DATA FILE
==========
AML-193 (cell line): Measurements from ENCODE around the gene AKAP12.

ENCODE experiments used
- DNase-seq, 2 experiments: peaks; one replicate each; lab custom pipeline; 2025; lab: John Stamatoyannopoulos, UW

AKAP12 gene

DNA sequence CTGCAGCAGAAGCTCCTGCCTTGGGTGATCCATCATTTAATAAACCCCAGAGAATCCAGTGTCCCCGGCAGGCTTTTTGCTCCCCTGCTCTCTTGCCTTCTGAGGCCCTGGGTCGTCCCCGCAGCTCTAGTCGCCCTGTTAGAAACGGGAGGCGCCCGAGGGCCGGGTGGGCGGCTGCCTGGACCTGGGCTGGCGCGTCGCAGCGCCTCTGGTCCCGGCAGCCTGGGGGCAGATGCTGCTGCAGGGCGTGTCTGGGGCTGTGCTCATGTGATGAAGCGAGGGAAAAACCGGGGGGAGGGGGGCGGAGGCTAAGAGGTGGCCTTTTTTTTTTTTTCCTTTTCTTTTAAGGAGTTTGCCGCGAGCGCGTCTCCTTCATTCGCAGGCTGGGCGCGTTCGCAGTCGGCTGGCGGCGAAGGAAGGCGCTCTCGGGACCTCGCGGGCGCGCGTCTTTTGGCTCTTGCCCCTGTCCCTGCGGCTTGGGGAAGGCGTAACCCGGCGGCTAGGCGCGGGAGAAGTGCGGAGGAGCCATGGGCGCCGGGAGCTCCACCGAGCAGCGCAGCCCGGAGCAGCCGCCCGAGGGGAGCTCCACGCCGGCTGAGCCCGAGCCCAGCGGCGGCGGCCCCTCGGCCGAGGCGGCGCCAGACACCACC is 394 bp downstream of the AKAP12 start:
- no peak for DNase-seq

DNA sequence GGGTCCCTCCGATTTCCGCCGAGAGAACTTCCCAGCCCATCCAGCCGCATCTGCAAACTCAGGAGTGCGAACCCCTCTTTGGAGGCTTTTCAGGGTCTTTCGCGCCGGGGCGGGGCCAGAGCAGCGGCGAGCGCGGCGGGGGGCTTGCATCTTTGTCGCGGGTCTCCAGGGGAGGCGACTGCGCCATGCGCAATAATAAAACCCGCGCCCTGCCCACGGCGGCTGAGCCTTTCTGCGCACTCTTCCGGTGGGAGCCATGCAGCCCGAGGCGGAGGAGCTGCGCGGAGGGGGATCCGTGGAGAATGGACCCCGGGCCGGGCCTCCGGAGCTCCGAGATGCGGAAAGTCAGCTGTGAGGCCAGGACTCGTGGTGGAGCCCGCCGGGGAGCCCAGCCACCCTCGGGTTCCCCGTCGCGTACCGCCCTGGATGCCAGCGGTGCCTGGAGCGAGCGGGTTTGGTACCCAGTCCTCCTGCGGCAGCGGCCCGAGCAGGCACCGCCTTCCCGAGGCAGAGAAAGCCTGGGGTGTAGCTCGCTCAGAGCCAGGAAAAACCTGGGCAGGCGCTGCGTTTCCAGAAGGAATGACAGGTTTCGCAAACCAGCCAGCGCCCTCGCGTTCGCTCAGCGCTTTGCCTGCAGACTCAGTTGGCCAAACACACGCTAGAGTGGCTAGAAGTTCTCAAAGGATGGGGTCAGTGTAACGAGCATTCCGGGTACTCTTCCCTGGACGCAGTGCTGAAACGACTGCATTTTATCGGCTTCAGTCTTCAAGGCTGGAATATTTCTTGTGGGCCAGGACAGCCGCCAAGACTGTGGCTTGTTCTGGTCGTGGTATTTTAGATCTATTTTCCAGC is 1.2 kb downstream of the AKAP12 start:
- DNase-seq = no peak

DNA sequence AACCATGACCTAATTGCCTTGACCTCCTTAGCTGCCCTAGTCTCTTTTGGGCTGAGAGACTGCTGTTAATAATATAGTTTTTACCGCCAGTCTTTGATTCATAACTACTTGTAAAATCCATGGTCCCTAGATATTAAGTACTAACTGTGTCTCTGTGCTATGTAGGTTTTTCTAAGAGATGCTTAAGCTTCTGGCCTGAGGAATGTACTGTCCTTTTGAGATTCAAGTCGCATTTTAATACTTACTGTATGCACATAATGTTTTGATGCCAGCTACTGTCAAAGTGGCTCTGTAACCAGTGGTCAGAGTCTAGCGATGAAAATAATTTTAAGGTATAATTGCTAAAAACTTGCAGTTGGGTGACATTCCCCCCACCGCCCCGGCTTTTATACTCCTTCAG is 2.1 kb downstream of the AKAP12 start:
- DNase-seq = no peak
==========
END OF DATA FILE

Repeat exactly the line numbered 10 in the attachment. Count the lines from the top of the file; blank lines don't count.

- DNase-seq = no peak